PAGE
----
# RL (complexity)

**Randomized Logarithmic-space** (**RL**),^{[1]} sometimes called **RLP** (Randomized Logarithmic-space Polynomial-time),^{[2]} is the complexity class of computational complexity theory problems solvable in logarithmic space and polynomial time with probabilistic Turing machines with one-sided error. It is named in analogy with RP, which is similar but has no logarithmic space restriction.

The probabilistic Turing machines in the definition of **RL** never accept incorrectly but are allowed to reject incorrectly less than 1/3 of the time; this is called *one-sided error*. The constant 1/3 is arbitrary; any *x* with 0 < *x* < 1 would suffice. This error can be made 2^{−p(x)} times smaller for any polynomial *p*(*x*) without using more than polynomial time or logarithmic space by running the algorithm repeatedly.

Sometimes the name **RL** is reserved for the class of problems solvable by logarithmic-space probabilistic machines in *unbounded* time. However, this class can be shown to be equal to **NL** using a probabilistic counter, and so is usually referred to as **NL** instead; this also shows that **RL** is contained in **NL**. **RL** is contained in **BPL**, which is similar but allows two-sided error (incorrect accepts). **RL** contains **L**, the problems solvable by deterministic Turing machines in log space, since its definition is just more general.

Noam Nisan showed in 1992 the weak derandomization result that **RL** is contained in **SC**,^{[3]} the class of problems solvable in polynomial time and polylogarithmic space on a deterministic Turing machine; in other words, given *polylogarithmic* space, a deterministic machine can simulate *logarithmic* space probabilistic algorithms.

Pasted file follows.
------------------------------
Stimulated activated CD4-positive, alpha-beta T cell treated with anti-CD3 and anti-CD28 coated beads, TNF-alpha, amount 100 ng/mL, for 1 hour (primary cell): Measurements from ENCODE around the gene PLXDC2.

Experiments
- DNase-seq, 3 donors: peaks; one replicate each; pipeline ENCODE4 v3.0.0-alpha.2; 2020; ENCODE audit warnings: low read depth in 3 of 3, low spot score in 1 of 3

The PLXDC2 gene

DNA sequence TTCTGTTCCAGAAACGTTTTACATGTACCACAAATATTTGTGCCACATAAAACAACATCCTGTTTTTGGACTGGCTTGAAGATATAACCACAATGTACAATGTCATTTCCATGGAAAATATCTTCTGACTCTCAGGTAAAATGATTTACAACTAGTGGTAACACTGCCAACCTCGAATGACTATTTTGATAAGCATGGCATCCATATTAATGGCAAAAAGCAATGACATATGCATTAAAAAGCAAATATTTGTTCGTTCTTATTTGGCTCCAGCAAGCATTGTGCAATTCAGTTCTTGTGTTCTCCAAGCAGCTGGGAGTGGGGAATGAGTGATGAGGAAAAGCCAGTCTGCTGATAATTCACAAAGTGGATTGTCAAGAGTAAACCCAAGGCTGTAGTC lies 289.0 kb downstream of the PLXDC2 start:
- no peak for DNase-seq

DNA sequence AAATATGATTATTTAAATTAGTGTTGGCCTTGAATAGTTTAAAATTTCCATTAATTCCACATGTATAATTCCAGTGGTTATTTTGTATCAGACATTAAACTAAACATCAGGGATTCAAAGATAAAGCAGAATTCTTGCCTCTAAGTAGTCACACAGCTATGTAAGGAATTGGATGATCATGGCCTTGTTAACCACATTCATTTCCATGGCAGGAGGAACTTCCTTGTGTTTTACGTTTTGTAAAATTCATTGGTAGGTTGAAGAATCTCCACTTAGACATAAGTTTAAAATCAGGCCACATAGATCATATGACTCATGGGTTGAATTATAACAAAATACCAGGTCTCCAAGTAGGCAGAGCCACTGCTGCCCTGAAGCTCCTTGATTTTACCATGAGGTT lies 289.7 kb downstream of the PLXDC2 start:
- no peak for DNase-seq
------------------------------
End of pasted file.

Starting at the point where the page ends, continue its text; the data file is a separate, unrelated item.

It is believed that **RL** is equal to **L**, that is, that polynomial-time logspace computation can be completely derandomized; major evidence for this was presented by Reingold et al. in 2005.^{[4]} A proof of this is the holy grail of the efforts in the field of unconditional derandomization of complexity classes. A major step forward was Omer Reingold's proof that **SL** is equal to **L**.

## References[edit]

**^***Complexity Zoo*: RL**^**A. Borodin, S.A. Cook, P.W. Dymond, W.L. Ruzzo, and M. Tompa. Two applications of inductive counting for complementation problems. SIAM Journal on Computing, 18(3):559–578. 1989.**^**Nisan, Noam (1992), "RL ⊆ SC",*Proceedings of the 24th ACM Symposium on Theory of computing (STOC '92)*, Victoria, British Columbia, Canada, pp. 619–623, doi:10.1145/129712.129772.**^**O. Reingold and L. Trevisan and S. Vadhan. Pseudorandom walks in biregular graphs and the RL vs. L problem, ECCC TR05-022, 2004.

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